During its first week on sale, Sakura Wars 4 sold over 207,000 copies, selling through over 80% of its initial shipments. As of 2004, the game has sold over 257,000 copies, making the game the tenth best-selling Dreamcast title in Japan. As of 2007, the game is the fourth best-selling Sakura Wars title behind its predecessor. The game's soundtrack album was awarded at the 2003 Japan Gold Disc Awards in the "Animation – Album of the Year" category.
Japanese gaming magazine Famitsu gave Sakura Wars 4 a score of 36/40, with the critics giving it scores of 10, 9, 8 and 9 out of 10; this was the highest score given to a mainline Sakura Wars game up to that point. RPGFan noted the game's focus on the theater, which the reviewer generally enjoyed despite missing the previous games' episodic format and noting a continued amount of unresolved plot threads. The graphics were praised for their increased quality and its solid gameplay elements, but criticized its short length.
Japanese site Game Watch Impress was very positive about the storyline, graphics and the gameplay system. The main issue raised was that the game was not designed for series newcomers due to its callbacks and short length. 4Gamer.net's Tetsuya Asakura, reviewing the PC version, praised the story options opened with the entire cast being present, and its solid gameplay. His main points of criticism were the limited graphical options and its short length.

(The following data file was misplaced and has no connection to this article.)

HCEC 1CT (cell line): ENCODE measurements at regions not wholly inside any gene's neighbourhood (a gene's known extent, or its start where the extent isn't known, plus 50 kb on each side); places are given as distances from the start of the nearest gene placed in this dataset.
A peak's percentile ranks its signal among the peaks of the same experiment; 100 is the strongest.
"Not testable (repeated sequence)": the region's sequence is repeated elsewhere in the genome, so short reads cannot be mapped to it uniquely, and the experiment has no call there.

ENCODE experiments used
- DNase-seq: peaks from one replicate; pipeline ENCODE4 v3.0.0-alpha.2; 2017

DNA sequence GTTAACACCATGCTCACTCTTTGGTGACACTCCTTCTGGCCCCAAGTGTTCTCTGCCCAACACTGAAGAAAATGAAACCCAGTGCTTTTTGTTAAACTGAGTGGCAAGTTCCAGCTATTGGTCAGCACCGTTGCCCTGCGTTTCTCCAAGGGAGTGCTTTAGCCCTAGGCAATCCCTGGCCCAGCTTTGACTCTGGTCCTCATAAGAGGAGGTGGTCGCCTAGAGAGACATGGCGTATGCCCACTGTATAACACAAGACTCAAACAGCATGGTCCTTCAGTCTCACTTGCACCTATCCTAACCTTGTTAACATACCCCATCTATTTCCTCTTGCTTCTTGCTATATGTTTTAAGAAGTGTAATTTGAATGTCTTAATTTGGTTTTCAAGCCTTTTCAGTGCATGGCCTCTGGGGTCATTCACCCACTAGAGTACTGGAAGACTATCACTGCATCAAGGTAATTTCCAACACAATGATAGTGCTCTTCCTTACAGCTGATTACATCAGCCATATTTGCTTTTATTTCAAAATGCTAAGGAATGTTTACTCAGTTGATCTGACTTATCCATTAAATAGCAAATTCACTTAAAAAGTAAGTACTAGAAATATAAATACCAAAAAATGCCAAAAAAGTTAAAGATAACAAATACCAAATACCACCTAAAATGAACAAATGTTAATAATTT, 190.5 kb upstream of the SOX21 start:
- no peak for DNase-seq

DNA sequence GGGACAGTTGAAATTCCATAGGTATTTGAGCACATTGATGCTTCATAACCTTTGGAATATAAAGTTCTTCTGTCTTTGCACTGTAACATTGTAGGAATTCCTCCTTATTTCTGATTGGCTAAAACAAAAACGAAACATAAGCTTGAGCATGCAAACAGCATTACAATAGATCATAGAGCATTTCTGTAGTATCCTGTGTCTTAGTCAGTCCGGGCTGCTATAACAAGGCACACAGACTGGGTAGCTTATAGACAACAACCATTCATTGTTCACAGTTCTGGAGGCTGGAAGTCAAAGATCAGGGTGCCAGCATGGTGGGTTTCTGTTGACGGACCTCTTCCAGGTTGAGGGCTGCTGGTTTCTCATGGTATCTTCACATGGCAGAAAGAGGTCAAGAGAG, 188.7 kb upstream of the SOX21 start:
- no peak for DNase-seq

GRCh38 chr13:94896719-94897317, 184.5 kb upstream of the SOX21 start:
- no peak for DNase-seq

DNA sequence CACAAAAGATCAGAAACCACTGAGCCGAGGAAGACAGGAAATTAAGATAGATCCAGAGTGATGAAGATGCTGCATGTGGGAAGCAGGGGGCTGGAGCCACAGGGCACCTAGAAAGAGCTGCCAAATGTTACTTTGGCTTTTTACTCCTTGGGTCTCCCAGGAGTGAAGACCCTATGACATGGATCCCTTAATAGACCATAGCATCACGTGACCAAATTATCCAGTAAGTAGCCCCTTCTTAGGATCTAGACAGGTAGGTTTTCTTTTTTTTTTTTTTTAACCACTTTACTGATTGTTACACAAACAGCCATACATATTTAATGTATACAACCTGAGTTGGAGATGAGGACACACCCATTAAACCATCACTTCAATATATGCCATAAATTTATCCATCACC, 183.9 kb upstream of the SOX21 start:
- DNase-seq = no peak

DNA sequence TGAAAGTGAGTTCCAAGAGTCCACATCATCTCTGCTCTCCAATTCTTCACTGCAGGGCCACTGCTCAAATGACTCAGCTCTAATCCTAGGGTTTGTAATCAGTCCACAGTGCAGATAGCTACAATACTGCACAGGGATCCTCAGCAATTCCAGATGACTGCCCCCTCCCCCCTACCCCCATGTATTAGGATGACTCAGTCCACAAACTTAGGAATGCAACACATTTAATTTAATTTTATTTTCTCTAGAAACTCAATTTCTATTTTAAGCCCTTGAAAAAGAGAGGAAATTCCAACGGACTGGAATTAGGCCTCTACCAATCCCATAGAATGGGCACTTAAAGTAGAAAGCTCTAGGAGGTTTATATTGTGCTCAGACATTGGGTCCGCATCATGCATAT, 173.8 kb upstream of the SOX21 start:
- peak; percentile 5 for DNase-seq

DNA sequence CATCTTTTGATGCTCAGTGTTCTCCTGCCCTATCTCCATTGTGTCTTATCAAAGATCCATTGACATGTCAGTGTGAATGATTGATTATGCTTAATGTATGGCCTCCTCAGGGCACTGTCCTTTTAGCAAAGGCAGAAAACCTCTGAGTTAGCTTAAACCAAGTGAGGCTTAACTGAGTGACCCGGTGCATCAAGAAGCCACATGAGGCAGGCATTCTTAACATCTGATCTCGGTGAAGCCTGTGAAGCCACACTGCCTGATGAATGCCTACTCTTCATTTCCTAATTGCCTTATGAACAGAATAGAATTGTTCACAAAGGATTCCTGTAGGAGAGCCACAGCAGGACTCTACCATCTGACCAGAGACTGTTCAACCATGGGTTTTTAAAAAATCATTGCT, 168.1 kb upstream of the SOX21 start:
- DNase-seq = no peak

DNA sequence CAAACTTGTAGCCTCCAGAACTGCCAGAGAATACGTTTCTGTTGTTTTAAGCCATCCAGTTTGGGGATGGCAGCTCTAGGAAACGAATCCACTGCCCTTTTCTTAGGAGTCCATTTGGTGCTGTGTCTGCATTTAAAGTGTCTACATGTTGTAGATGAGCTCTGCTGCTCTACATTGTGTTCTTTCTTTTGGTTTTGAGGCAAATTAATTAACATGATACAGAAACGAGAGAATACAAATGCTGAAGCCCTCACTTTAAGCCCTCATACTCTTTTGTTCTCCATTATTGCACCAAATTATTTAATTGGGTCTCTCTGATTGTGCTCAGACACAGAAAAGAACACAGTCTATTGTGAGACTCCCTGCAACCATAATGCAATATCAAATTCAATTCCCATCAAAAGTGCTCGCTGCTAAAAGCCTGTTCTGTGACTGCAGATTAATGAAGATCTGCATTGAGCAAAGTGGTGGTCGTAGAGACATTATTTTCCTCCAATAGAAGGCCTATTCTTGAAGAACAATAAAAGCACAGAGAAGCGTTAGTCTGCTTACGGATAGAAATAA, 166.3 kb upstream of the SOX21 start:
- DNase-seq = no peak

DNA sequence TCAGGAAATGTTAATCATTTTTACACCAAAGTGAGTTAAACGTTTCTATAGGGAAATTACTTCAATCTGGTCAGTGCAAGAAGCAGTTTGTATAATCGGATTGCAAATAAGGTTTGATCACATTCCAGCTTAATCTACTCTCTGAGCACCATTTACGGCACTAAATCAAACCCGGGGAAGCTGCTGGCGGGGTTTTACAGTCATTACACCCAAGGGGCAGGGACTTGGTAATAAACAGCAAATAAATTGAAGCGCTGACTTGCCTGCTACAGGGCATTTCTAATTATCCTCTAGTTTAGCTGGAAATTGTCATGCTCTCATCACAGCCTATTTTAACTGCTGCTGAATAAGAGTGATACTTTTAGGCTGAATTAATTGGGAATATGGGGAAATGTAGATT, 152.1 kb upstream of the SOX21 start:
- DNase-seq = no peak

- Main article: Sakura Wars V: So Long, My Love
In honor of Tomizawa's retirement from the role of Sumire following Sakura Wars 4, an original video animation (OVA) titled Sakura Wars: Sumire Kanzaki Retirement Memorial—Su・Me・Re was developed by Radix Ace Entertainment and Overworks; Tanaka created the music, while Kawasaki wrote the script. Depicting Sumire's retirement from the Flower Division and her career as an actress, it features Tomizawa's last performance in the role. The OVA was released for VHS and DVD on December 18, 2002.
The original plans for Sakura Wars 4 were carried over into the next Sakura Wars game, which was being developed for the PlayStation 2. Titled Sakura Wars V: Farewell, My Love in Japan, it was released in Japan in 2005 and overseas in 2010 for both the PlayStation 2 and Wii under the title Sakura Wars V: So Long, My Love. Sakura Wars V: So Long, My Love formed part of the Sakura Wars World Project, a group of seven games being developed for the PlayStation 2 to expand the series' audience and eventually release internationally. Four games in the group were released, but only Sakura Wars V: So Long, My Love was released overseas, while the remaining three projects were officially cancelled in September 2008.